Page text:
You will therefore come on a visit with me to the past and see the recollections through me. And thanks for accepting the offer! But the visit to the past will be Part One of the presentation. We will move to Part Two, what I refer to as Projections. In this part, I will argue that what we have been through from the past is not the result of anger of the gods, but deliberate actions based on greed which is the ugliest manifestation of narrowness of vision.
Distinguished Ladies and Gentlemen. This home, the University of Nigeria, Nsukka, was my abode some 40 years ago. The trip down memory lane is not for entertainment; although, like a good story should do, the telling will make you sigh, cry, and/or laugh. But more importantly, this going down memory lane is meant to haul a flaming missile from the past into now, the present, so that, cleansed of the dross that has blunted our senses, we may be able to tell ourselves boldly if we are growing into the giant that we are meant to be or we are degenerating into the status of the offspring of a lost generation.
I was one of hundreds, not thousands, who arrived here at Nsukka in September, 1964. I came in with pride and a posture. I was a sub-editor in the Daily Times, which was the most widely-circulated newspaper in Sub-Saharan Africa. Even before I came here, my name had been published in a newspaper, along with others admitted to the University of Nigeria to pursue different disciplines. Such publications were routine because the universities were few and competition to gain admission was intense.
My area was journalism. In applying to go to the university, I had chosen the University of Nigeria and indicated my first choice as journalism, the second choice as journalism and the third choice as journalism. I had overcome the pressure not to go to the university to read journalism which my colleagues at the Times told me was a trade or craft you could learn only in-house. No one there seemed to be appreciating the point I was raising that I wanted university education to widen my horizon. I was being referred to our very popular writers who had seen it all, but I told them that their achievements were personal, but that their academic background was not properly structured. You needed some organization in your upbringing, and you have to be focused through deliberate infusion into you of what the polity wants for you and of you.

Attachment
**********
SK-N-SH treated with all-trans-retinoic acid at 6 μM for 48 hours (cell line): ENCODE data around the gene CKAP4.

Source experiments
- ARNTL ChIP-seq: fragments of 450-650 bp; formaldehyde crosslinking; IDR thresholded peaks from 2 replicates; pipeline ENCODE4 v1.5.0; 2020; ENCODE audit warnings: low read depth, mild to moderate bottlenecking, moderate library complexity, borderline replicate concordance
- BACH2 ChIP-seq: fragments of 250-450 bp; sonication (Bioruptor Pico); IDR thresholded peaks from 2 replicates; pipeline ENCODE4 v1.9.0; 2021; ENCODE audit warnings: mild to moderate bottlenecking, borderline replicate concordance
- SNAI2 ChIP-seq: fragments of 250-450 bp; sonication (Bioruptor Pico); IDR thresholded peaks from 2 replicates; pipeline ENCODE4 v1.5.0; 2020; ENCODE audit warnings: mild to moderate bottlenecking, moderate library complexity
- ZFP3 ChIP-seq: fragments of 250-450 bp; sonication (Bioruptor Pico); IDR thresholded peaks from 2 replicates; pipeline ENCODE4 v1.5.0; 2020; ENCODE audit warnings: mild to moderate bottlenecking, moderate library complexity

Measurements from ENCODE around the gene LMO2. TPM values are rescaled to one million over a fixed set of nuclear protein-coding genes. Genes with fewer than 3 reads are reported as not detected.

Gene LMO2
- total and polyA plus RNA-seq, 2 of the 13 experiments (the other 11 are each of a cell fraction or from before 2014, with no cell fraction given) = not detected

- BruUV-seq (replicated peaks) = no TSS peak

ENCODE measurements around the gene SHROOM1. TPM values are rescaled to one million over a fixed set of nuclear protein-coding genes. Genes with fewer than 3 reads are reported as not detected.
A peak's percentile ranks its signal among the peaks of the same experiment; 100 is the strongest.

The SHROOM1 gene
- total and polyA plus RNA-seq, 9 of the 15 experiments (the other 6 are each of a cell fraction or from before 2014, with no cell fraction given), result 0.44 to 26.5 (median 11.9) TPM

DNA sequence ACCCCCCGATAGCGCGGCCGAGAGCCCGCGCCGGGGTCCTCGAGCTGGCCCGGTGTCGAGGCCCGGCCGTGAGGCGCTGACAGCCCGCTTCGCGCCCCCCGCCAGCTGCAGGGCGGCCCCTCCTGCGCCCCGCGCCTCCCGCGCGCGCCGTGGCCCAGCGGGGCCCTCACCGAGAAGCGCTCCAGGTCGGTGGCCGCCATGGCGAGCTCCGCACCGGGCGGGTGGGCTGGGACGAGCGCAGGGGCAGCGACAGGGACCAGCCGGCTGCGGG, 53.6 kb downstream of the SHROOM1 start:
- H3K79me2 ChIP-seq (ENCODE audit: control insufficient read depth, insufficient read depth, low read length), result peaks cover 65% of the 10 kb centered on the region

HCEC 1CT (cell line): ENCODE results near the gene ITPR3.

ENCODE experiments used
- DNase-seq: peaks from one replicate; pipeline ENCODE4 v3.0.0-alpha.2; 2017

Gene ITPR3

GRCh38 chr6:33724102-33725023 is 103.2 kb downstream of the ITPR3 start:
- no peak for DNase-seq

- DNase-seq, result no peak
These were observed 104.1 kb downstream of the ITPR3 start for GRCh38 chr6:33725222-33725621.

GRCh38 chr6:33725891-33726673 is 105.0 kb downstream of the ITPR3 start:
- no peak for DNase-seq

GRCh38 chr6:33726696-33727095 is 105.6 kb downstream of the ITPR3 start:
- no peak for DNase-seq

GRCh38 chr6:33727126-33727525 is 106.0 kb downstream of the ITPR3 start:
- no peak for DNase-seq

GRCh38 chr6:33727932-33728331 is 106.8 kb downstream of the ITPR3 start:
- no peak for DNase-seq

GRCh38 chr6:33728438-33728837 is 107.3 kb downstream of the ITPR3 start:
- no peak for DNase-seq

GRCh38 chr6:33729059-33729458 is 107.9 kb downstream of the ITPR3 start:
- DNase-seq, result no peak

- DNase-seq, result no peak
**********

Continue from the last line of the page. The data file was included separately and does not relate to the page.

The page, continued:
I was later to discover that what was on my mind was that a culture associated with the life to be lived in the polity must be taught, learned, shared.And failure to infuse it in the ones growing up is the first failure of leadership at whatever level. So I came in here and was soon to discover that there is a difference between being bombarded with material to process and collate for use in the media of mass communication and having a perspective to doing so. I should explain this widening of vision later.
Two things shocked me into the reality of what I was into in the first month of our stay here. One was a letter that emerged through the Faculty of education. A friend had seen the letter addressed to Tony Momoh, University of Nigeria, Nsukka. It was from a girl! She was telling me she would inform me during Christmas why she had stopped writing about a year earlier. This was a girl I thought I was in love with. I had written four letters to which there was no response. In the fourth letter, I had told her I would take her silence as notice to me that the relationship had ceased. There was nothing coming from that sector, and I gradually grew out of the pain, concentrating on my work as sub-editor working on the Lagos edition of the Daily Times, the last edition that was read in Lagos. Then, when she saw my name listed as going to university, she obviously thought my status had risen and wanted to stage a come-back.
While I was telling my friend Sylvester Ogbechie, a sociology major, how I met the girl during Christmas and she was not forthcoming with any reason why she had abandoned me, he said he himself was trying to recover from the raw deal he had had from his teacher girl-friend before Christmas. He said he had written to her, when we were all having our first exposure to mind-blowing material that only organized studies can give, telling her that he was in a state of anomie as far as their conjugal relationships were concerned. The girl had been sulking when he got back to the village, saying her boyfriend was only trying to put her in her place – a common teacher associating with a university graduate! It took some doing before my friend regained his heart-throb. He said what he meant was that he was missing her…
“And why didn’t you tell her that in the letter,” I asked. He looked surprised and told me he had tried to show the difference between being at university and not being there.